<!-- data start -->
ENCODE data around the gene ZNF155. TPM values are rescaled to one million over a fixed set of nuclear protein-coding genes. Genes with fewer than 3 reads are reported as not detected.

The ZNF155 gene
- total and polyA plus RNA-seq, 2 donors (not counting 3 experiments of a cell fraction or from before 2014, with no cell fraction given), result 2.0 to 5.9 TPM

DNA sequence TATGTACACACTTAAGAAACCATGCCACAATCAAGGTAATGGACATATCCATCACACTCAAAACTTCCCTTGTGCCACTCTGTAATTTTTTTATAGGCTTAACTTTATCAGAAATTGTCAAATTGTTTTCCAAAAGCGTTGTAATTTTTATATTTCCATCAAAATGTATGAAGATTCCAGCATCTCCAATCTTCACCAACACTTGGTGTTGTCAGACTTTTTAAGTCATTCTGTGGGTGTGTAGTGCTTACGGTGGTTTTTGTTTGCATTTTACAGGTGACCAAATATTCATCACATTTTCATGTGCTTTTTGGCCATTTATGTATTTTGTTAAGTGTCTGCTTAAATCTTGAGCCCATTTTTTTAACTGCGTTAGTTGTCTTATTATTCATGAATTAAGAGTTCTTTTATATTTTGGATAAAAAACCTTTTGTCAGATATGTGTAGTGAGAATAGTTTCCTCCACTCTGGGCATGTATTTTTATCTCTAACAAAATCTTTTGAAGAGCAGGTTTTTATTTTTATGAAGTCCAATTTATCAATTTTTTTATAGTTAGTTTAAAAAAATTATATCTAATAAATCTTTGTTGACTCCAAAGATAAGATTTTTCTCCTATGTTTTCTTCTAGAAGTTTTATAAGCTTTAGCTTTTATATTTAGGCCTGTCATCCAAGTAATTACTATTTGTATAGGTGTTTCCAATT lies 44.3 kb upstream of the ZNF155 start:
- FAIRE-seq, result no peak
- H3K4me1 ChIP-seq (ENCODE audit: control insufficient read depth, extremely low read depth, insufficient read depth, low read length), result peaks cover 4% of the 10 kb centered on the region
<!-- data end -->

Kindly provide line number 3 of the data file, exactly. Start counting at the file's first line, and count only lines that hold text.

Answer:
- total and polyA plus RNA-seq, 2 donors (not counting 3 experiments of a cell fraction or from before 2014, with no cell fraction given), result 2.0 to 5.9 TPM